Here's a present I gave myself last Christmas - a pair of wrist weights.
I've been using the balance stepper for quite some time now. I've switched to this exercise mostly because it's been too cold to swim. In the past few weeks, it has been windy especially in the afternoons.
What are Wrist Weights
Wrist weights are inexpensive exercise tools that help strengthen and tone the arms, shoulders and back. You can wear them while doing cardiovascular exercises, like walking.
Wrist weights come in different weights and some are adjustable. The encased weight in wrist weights is usually sand or iron fillings. You wear them around the wrist and fasten them with Velcro straps. Some are small and can slip over your hand.
Benefits of Wrist Weights
- Increased intensity
Research shows that the use of extra weight on the arms or legs while walking can add to the calorie expenditure. In one study of walking with walking sticks, calorie expenditure increased by an average of 23% compared to walking without the sticks.
Wrist weights are particularly useful for people with arthritis or hand injuries that may have a difficult time holding onto dumbbells or barbells. Dropping a weight could result in injury, but wrist weights are unlikely to come off during exercise.
Safety of Wrist Weights on the Balance Stepper
I've been using the balance stepper on and off for several years now and mounting and dismounting from the equipment requires good balance. This is especially so if your knees aren't as strong as they used to be.
I wanted to increase the intensity of the exercise for the upper body and have thought of add-ons like rubber bands or dumbbells while doing the stepper. I simply concluded that it will be unsafe to do so.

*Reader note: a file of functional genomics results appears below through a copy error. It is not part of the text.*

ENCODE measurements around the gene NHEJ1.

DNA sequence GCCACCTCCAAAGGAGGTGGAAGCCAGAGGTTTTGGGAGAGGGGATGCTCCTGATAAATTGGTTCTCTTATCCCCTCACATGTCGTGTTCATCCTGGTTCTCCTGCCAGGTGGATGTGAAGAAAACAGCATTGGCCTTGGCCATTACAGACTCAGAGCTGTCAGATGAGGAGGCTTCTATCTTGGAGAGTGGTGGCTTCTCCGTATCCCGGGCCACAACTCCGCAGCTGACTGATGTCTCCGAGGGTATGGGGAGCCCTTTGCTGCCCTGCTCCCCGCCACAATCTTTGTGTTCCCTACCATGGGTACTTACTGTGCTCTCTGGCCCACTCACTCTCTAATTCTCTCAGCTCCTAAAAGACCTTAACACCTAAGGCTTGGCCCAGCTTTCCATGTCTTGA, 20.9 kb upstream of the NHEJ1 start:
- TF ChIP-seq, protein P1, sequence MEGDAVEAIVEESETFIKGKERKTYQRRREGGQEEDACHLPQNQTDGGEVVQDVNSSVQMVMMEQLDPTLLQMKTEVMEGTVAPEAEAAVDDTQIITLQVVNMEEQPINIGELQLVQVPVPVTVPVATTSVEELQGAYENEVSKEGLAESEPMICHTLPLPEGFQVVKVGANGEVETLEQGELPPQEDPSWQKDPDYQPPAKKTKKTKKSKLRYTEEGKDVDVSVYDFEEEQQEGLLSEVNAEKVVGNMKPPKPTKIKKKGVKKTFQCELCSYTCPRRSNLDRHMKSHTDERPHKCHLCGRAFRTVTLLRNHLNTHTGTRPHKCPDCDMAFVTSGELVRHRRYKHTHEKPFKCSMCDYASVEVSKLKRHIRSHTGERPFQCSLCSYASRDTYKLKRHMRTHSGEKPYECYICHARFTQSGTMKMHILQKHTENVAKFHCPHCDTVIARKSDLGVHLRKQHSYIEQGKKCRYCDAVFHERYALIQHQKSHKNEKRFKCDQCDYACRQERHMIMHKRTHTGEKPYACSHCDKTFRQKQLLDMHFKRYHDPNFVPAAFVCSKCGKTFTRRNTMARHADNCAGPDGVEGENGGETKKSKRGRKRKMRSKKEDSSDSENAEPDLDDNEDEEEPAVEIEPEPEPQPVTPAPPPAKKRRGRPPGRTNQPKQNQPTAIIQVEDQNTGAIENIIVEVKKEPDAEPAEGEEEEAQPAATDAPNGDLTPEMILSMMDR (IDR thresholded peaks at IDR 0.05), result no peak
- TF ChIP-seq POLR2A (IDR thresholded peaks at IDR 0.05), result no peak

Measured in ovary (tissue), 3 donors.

The wrist weights on the other hand frees the hand to grasp on to something should I lose balance on the stepper.
There is also no danger off dropping the weights as they're securely fastened around the wrist. It is best to remember to position the wrist weights so the Velcro straps on both wrists don't rub against each other while doing the arm motions.
Doing so may accidentally unfasten the weights.
Progression of Weights
The wrist weights I bought are relatively light and cheap at Php186. I believe they're the lightest around at 1 pound each. I'm just careful to use light weights initially to prevent injury.
As I mimic the various swim strokes, the light weight ensures the shoulders don't strain too much especially in the explosive phases of the strokes.
When the shoulders become stronger, I'll increase the weights by replacing the one I have with another pair, maybe a 1.5 pounder. And to increase further, wear both pairs of wrist weights for a total of 2.5 pounds.
I doubt I'd need anything heavier than 2.5 pounds though. The extra weight has the potential to throw off the natural stroke. And where the forces are magnified, this increase the risk of injury to the joints, or at the very least cause neck and shoulder strain.